The once-thriving Jewish community of Zambia – formerly North Rhodesia – is now down to about 30 members, mostly elderly, with no synagogue and no community center.
Once home to nearly 1,200 Jews, what is left of the Jewish community in Zambia is now scattered in three different cities, with only the skeleton of a communal body to unify them.
That body, however, still has some kick left. Veteran Jewish affairs reporter Yitzchak Hildesheimer reports that the directorate of the Jewish community recently sold five former synagogues, plus the official "Rabbi's Residence" – and donated the sum of $2 million-plus that it received towards public health projects. Part of the money is going towards renovating the School of Public Health in Tel Aviv University, and part will fund a similar institution in a northern Zambia university.
The Jewish leaders made sure to arrange that the two universities would sign an agreement for academic cooperation between them, including as exchanges of students studying public health.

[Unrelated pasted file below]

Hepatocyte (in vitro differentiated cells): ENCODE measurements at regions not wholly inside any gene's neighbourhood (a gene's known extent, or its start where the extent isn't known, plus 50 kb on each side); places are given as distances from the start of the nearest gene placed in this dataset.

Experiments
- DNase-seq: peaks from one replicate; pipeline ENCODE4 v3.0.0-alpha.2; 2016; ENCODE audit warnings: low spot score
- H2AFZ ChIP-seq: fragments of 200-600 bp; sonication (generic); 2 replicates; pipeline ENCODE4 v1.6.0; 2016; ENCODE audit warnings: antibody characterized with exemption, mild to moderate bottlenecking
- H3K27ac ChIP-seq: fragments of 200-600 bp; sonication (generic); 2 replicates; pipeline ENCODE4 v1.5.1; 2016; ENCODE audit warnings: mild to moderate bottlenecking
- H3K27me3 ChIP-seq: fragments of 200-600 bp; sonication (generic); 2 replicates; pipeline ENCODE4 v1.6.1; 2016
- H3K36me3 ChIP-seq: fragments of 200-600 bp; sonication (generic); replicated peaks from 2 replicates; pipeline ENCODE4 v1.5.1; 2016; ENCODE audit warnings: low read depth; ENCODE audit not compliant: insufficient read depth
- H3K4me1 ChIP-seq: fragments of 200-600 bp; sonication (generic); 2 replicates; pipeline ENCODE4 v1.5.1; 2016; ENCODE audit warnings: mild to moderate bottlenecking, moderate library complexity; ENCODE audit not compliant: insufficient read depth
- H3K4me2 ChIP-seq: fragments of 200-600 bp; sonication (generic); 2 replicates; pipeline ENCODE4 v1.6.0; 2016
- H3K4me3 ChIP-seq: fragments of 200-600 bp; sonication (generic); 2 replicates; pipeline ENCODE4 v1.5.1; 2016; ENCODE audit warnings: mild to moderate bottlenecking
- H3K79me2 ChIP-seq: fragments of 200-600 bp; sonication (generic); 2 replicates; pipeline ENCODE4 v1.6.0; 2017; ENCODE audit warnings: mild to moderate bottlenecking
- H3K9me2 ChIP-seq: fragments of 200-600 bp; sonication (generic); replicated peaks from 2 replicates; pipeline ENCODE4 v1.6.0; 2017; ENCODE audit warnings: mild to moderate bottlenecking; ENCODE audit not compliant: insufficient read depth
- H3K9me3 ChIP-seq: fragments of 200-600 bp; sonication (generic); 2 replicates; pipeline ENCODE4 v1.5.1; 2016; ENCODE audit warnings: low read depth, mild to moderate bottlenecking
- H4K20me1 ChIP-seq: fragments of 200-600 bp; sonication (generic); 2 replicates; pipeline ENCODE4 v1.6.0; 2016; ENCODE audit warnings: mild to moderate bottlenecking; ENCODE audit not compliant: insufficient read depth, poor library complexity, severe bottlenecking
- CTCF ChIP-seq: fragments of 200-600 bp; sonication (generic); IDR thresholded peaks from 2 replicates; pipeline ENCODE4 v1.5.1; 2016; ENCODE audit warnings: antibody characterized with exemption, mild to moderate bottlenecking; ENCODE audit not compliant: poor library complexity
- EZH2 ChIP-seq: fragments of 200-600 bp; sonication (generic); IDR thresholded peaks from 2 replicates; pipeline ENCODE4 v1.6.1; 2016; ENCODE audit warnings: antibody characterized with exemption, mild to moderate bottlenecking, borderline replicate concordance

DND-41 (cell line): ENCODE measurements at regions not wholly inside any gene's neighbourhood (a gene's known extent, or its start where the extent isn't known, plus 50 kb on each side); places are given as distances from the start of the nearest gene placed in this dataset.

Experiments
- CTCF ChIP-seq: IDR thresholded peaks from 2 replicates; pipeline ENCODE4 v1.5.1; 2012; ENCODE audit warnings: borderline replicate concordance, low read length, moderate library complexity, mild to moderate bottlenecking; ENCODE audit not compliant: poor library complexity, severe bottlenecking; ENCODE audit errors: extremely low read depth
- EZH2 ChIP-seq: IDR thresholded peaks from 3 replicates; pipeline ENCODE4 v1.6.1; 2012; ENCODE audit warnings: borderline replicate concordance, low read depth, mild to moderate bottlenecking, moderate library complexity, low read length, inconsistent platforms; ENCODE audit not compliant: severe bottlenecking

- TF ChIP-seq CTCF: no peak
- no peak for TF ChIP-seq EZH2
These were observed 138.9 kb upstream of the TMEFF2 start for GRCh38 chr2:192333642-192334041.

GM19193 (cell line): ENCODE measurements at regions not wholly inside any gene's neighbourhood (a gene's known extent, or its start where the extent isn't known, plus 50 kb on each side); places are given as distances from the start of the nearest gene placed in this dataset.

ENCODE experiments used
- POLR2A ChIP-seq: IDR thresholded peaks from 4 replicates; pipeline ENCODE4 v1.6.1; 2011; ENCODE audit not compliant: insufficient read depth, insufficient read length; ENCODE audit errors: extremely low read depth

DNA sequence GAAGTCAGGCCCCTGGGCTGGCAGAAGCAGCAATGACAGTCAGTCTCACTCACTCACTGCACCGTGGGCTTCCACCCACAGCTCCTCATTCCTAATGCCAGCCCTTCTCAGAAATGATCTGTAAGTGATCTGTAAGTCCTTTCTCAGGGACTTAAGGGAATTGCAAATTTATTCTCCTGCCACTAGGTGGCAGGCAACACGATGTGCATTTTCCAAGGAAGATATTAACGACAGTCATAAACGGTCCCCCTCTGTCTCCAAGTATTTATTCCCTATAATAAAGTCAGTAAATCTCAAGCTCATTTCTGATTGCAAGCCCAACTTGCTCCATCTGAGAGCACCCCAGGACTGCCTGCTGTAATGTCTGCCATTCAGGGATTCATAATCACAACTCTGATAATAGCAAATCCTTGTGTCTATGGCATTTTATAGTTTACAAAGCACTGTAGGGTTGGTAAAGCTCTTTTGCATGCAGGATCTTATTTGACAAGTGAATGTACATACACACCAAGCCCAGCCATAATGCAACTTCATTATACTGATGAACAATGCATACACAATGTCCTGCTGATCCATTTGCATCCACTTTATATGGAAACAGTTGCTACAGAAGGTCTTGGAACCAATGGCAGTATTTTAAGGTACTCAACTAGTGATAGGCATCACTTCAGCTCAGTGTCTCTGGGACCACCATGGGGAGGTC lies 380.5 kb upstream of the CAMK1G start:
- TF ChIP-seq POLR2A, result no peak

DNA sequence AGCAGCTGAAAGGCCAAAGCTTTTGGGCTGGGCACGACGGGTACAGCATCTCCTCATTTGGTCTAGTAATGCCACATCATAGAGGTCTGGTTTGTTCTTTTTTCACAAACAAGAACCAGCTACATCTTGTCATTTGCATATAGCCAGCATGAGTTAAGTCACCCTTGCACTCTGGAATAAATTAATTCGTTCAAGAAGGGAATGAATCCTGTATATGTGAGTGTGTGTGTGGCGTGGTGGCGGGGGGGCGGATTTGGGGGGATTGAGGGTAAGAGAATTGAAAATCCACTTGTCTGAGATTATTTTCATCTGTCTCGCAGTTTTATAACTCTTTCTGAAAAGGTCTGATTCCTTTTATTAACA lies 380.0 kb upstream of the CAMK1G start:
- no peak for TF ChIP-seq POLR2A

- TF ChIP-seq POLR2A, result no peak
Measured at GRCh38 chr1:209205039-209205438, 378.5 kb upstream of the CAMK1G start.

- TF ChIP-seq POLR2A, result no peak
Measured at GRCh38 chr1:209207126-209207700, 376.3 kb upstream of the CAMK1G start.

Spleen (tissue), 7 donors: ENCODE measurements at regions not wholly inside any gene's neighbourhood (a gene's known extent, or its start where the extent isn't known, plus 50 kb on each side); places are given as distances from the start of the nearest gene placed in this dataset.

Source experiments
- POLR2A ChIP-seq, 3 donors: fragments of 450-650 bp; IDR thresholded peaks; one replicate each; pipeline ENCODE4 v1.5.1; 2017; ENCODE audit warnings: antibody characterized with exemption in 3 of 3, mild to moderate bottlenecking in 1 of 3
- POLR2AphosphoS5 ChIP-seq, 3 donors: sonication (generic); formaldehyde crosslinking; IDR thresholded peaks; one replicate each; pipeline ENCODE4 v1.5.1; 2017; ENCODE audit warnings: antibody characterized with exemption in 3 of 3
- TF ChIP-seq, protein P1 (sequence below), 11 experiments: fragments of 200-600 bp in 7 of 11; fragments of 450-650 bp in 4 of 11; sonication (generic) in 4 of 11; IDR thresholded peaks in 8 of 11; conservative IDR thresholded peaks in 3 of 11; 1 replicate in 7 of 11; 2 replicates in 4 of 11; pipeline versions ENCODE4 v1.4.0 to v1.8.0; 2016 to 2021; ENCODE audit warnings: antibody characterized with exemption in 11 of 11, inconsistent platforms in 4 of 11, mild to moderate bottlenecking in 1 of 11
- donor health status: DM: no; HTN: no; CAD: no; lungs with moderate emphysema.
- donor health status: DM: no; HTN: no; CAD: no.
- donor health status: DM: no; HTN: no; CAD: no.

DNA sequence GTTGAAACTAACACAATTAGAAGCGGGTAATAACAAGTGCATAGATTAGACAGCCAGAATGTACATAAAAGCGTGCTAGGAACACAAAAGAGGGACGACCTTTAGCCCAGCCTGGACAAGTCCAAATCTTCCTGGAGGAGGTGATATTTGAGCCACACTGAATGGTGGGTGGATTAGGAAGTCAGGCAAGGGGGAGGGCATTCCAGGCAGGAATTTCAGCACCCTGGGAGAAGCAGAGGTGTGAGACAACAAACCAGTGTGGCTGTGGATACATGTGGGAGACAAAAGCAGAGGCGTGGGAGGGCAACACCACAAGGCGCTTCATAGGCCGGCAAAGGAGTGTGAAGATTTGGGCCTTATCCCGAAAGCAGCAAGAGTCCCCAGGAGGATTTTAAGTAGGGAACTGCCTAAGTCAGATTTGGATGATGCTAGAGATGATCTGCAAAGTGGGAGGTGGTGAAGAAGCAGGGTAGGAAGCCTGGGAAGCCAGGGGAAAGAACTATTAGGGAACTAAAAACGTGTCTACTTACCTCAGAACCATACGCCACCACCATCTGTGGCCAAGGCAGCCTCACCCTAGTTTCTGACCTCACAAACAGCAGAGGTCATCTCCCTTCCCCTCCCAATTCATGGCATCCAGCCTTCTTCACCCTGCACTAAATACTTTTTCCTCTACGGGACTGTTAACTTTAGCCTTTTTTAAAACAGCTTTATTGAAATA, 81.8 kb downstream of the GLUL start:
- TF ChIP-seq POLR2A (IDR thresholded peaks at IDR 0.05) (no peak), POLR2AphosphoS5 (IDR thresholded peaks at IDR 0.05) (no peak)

The remainder of the proceeds from the sale of the buildings has been placed in a special account for the maintenance of the Jewish cemeteries in Zambia.
At a special ceremony at Tel Aviv University to mark the onset of Israeli-Zambian academic cooperation, Michael Galaun, Chairperson of the Council for Zambia Jewry, praised the development, saying it would lead to stronger ties between the two countries. Zambia established its embassy in Israel in 1992.
Galaun noted that the Jewish community in Zambia produced a local government minister, as well as Members of Parliament, judges and other notable figures. Arguably the most notable Jewish figure hailing from Zambia was Stanley Fischer, the former Governor of the Bank of Israel and today the Vice Chair of the U.S. Federal Reserve System.
Also in attendance at the ceremony was Rabbi Moshe Silberhaft, “the Travelling Rabbi” for the Jewish communities across Southern Africa.
The Zambian Jewish population began in the early 1900’s when many Jews arrived and engaged in the cattle production and copper-mining industries. Jewish refugees came to Zambia both before and after the Holocaust, with the population peaking in the mid-1950s. Then began the decline, and by 1968, only 600 Jews remained.